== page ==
Carol McGury is the executive vice president of event and education services at SmithBucklin, an association management and services company based in Chicago and Washington, D.C. She joined the company in 1988 and now leads a team that provides event, education, and sales services for trade and professional associations, nonprofits, corporate clients, and government institutes.
1. Always have a plan. Like many of my event planning colleagues, I love home design shows. It all seems so easy—and inexpensive. So I wondered what would happen if we applied the same concepts to our events that interior designers bring to their properties. Events deserve makeovers, too. Sometimes, the project involves small cosmetic changes; other times, it requires ripping out the plumbing. Either way, before you start swinging the sledgehammer, you better have a plan.
2. Determine the R.O.I. before redesigning. Rehabbing kitchens and baths results in greater value of a house and greater profit when it’s sold. The same concept holds true for redesigning an event, but you’ll need to ask the hard questions upfront. What is the purpose of the redesign? Greater revenue? To appeal to new audiences? Increased renewals with exhibitors and sponsors? More community engagement? Make sure you understand the client’s objectives and goals for the event and how you’ll measure success.
3. Gather everyone’s input. Ask questions and listen to all the stakeholders. For example, a new client whose event attendance was lagging wanted to re-energize their brand and create new value for exhibitors and sponsors. Our team analyzed the data and qualitative research, and using good old-fashioned number crunching, we created a new pricing model, rebranded the event, and overhauled the exhibitor and sponsor program. We also redesigned the exhibition experience, bringing more education programs and pop-up networking pods to the show floor, which enabled exhibitors and attendees to connect in private areas without leaving the exhibition. When the post-event metrics were delivered, the client was extremely pleased to hear the event achieved its largest revenue in 10 years. Satisfaction surveys from returning sponsors also were glowing. “You finally listened to us,” they said.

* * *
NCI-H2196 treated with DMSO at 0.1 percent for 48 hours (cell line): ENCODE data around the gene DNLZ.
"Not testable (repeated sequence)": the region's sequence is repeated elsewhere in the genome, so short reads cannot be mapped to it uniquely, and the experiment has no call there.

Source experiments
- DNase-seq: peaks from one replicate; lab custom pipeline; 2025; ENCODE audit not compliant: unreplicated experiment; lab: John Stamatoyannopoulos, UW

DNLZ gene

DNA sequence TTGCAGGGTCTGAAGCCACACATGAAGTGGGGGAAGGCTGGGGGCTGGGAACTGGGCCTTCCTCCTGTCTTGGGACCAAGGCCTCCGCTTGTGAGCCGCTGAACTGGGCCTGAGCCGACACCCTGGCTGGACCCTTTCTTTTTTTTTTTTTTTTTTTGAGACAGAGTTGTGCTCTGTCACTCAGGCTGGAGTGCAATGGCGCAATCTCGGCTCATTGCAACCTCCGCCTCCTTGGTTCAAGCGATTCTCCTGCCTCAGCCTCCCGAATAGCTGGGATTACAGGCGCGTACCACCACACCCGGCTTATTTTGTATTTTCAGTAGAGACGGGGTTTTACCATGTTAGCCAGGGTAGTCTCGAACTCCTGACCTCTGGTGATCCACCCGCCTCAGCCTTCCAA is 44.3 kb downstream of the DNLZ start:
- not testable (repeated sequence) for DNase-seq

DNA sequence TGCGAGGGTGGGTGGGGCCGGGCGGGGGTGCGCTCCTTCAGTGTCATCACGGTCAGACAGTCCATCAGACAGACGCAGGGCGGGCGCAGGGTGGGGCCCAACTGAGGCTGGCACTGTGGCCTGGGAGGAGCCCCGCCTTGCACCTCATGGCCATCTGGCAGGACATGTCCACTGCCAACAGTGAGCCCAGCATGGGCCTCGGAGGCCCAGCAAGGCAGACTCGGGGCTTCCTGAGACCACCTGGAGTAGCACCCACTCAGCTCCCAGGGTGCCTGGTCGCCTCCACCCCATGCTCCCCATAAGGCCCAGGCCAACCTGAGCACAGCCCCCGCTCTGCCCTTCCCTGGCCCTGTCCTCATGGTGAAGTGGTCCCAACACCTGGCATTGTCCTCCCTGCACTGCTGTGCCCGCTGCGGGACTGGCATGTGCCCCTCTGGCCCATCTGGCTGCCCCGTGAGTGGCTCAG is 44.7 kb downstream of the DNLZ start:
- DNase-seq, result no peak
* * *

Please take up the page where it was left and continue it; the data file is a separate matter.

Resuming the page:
4. Surprise and delight your attendees. You know that “Wow!” feeling when your kitchen cabinet doors have that “soft close” effect? That’s the same expression your event team should be eliciting from attendees. Our event team creates unique moments and experiences through Random Occurrences of Conference Kindness (ROCKs). We walk up to attendees in registration lines and surprise them with a gift card for free coffee. We pass out extra hotel amenities to attendees and freight coupons to exhibitors. We bring in a live band to play at breakfast the first morning of the conference. It’s random—so everyone has a chance at becoming a V.I.P.
5. Personalize the experience. Don’t use a one-size-fits-all approach to redesign—what works for one event may not for another. In this age of big data, you can personalize the experience for your current and desired audience. Ask questions during your registration process to help gather data on attendees’ behaviors and interests. Based on their responses, tailor session breaks with their favorite snacks, or set up pop-up educational sessions that address current events or new content requests.
6. Stick to one project at a time. You don’t have to gut your entire event and start from scratch. Focus on redesigning 20 percent of the experience and meeting the needs of a specific audience segment. Also, be on alert for “sacred cows.” If they don’t serve a specific purpose, eliminate them. The other 80 percent can remain unchanged, but put it on your schedule for future projects.